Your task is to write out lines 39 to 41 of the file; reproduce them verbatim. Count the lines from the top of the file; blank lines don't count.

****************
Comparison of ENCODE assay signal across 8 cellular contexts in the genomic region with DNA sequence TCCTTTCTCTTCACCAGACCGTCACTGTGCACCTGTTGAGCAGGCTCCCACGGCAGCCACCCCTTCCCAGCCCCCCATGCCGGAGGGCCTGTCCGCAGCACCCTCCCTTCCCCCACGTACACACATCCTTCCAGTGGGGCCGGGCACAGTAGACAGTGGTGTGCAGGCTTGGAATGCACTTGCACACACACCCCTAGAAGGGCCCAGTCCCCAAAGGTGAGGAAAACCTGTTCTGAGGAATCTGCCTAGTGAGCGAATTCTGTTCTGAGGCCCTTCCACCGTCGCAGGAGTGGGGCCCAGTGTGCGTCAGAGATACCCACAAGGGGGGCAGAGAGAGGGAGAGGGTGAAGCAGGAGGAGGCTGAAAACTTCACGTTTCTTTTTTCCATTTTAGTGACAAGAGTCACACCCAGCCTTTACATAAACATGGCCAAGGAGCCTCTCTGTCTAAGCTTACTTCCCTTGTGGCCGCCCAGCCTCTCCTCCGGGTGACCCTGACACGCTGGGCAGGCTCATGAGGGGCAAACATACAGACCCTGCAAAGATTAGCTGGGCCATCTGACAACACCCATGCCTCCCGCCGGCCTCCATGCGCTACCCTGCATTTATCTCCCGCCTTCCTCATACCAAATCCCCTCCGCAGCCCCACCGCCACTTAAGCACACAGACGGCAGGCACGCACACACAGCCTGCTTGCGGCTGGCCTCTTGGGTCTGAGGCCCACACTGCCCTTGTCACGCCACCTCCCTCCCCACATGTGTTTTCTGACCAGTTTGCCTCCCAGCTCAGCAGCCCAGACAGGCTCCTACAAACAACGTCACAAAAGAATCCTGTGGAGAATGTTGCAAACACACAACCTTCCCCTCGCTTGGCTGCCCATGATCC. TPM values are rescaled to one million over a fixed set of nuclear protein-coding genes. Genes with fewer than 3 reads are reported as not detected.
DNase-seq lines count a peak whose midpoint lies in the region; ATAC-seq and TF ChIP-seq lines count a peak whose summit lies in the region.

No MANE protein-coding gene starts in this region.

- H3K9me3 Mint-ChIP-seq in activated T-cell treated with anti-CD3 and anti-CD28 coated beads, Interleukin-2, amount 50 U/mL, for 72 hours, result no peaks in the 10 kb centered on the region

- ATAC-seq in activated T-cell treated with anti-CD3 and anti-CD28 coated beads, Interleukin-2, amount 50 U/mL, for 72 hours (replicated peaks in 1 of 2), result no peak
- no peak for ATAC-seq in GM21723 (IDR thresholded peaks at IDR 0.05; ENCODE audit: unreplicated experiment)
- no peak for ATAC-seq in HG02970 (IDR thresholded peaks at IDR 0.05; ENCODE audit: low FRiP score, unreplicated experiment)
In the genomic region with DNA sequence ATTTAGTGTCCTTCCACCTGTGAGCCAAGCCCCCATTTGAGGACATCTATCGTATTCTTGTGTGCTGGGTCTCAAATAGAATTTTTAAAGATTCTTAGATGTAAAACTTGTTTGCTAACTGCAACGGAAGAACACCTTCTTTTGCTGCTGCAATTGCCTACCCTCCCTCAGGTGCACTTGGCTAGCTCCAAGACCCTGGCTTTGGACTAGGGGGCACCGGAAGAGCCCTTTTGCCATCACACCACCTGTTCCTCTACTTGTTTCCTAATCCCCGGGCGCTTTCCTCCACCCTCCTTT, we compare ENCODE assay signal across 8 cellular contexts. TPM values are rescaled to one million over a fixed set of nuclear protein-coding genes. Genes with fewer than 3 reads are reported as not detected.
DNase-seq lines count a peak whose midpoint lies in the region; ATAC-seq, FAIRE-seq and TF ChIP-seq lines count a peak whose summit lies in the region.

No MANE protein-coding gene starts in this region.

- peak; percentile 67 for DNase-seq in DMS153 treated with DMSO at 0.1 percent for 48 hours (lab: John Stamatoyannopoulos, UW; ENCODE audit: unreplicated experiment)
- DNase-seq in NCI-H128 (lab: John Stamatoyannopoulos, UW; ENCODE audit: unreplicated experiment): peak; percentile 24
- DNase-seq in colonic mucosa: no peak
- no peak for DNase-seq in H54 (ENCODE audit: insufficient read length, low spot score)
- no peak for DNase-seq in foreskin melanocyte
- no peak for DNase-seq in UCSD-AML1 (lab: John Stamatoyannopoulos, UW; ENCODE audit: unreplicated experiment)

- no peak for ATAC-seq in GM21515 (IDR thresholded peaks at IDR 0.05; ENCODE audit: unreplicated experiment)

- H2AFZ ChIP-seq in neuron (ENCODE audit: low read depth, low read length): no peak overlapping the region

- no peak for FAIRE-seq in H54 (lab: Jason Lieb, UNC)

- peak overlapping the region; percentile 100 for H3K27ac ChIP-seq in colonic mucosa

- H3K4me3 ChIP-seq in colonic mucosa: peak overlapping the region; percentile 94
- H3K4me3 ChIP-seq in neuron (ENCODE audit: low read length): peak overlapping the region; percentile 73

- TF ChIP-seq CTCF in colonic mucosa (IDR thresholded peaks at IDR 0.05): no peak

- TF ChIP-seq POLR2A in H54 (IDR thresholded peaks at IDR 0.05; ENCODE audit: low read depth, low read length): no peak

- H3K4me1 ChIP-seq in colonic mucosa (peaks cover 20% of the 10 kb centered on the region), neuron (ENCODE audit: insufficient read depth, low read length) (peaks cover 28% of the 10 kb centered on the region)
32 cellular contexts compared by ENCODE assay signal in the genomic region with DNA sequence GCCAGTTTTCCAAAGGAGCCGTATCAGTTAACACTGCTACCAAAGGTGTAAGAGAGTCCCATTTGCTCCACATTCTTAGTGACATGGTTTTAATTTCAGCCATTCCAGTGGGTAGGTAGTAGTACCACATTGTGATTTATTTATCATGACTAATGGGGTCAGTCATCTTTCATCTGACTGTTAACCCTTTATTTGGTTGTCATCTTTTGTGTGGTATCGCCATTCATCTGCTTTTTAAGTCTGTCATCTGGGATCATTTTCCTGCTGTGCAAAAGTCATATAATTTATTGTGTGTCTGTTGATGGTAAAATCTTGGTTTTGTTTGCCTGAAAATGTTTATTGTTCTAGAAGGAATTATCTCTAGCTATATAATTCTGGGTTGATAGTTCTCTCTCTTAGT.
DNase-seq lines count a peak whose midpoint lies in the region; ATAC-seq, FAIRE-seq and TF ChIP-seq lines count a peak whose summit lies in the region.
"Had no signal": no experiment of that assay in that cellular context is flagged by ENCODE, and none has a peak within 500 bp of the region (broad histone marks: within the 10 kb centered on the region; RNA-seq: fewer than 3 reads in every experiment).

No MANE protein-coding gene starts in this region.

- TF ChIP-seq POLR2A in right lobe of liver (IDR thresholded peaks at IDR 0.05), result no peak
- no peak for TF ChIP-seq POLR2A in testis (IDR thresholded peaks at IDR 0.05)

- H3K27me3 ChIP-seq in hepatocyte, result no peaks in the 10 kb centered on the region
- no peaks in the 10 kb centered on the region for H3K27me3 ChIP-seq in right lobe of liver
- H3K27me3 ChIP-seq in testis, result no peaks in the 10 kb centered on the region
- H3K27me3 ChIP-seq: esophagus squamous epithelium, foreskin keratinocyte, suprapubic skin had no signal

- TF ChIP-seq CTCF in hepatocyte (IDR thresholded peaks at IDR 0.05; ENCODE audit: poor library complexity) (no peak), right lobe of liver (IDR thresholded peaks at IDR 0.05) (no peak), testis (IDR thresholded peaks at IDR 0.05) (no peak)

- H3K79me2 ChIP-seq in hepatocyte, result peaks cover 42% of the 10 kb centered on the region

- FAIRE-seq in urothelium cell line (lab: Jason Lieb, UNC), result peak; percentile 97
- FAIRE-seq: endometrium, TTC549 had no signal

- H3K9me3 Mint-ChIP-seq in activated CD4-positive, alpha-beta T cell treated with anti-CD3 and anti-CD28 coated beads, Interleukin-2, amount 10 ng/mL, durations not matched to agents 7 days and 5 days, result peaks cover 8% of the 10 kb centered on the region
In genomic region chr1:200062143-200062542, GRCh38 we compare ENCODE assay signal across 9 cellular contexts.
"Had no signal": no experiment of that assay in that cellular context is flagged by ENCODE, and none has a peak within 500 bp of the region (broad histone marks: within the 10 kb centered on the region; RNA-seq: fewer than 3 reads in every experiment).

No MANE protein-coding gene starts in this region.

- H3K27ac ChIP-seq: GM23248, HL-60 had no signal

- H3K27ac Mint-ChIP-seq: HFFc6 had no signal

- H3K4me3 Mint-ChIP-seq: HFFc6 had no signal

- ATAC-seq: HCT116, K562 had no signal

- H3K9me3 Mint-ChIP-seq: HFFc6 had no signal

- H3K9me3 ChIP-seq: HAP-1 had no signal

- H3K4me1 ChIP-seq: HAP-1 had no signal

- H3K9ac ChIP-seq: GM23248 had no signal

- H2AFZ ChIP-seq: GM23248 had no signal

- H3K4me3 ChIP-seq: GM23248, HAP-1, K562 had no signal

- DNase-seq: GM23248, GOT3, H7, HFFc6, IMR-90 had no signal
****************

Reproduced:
- FAIRE-seq: endometrium, TTC549 had no signal

- H3K9me3 Mint-ChIP-seq in activated CD4-positive, alpha-beta T cell treated with anti-CD3 and anti-CD28 coated beads, Interleukin-2, amount 10 ng/mL, durations not matched to agents 7 days and 5 days, result peaks cover 8% of the 10 kb centered on the region
In genomic region chr1:200062143-200062542, GRCh38 we compare ENCODE assay signal across 9 cellular contexts.